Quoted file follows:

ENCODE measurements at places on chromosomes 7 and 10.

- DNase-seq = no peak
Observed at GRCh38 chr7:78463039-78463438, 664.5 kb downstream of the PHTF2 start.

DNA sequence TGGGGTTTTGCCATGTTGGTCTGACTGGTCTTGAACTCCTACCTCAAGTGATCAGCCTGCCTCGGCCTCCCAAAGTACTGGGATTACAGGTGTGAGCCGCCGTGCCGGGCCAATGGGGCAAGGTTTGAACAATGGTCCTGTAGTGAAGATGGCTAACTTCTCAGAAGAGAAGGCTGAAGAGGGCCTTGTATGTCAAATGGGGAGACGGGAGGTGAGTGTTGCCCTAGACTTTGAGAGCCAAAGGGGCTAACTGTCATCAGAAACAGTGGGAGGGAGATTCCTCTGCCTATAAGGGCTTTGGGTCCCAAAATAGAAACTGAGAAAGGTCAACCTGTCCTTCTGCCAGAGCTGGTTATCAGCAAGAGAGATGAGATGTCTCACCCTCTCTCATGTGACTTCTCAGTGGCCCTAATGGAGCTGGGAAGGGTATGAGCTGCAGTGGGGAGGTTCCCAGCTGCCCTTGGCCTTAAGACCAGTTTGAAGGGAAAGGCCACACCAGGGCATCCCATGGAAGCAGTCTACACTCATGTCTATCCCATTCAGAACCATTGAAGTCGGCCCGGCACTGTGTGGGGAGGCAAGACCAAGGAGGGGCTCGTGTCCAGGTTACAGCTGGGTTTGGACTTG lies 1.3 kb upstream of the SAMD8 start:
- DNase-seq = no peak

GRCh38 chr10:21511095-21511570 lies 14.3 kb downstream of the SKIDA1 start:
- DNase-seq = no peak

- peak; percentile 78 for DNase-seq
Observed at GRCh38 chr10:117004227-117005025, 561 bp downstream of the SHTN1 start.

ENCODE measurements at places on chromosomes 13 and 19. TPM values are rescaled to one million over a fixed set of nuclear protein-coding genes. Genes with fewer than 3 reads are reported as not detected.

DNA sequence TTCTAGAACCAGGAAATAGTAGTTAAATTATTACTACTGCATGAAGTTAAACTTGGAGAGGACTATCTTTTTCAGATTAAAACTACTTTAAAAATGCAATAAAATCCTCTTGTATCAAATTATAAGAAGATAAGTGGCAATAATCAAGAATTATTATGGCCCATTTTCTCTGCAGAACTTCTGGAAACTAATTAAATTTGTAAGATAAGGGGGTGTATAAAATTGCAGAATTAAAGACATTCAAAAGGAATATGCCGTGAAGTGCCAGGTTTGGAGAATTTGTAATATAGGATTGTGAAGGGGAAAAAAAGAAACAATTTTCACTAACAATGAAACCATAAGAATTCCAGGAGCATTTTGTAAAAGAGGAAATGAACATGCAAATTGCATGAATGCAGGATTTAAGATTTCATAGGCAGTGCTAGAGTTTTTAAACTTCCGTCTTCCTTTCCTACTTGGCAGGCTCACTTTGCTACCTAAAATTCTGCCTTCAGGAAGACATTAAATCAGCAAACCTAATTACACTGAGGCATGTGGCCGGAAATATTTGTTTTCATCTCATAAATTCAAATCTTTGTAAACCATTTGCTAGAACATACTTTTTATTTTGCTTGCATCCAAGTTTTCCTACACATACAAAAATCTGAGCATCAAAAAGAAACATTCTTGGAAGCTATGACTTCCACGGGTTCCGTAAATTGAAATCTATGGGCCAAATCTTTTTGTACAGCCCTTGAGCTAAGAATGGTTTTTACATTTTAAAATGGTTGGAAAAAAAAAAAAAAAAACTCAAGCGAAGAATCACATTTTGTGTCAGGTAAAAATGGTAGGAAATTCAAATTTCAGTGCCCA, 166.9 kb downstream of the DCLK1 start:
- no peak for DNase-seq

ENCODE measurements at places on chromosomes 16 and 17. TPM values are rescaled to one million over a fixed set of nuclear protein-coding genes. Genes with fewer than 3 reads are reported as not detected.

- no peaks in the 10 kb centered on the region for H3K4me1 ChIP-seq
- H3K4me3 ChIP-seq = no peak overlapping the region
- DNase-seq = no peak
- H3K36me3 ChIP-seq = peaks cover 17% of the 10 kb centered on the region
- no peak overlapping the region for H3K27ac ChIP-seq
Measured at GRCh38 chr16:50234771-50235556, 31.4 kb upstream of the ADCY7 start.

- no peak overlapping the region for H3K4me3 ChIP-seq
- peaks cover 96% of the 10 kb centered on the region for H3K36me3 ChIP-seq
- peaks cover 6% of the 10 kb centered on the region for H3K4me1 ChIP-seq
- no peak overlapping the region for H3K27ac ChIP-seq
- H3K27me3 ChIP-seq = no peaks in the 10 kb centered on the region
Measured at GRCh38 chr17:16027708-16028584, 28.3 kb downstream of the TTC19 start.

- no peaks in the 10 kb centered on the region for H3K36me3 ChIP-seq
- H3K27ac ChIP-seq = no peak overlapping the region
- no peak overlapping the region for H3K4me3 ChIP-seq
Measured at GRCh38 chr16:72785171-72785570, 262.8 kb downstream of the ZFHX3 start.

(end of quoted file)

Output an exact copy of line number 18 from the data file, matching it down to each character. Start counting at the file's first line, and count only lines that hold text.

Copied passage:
- no peak overlapping the region for H3K27ac ChIP-seq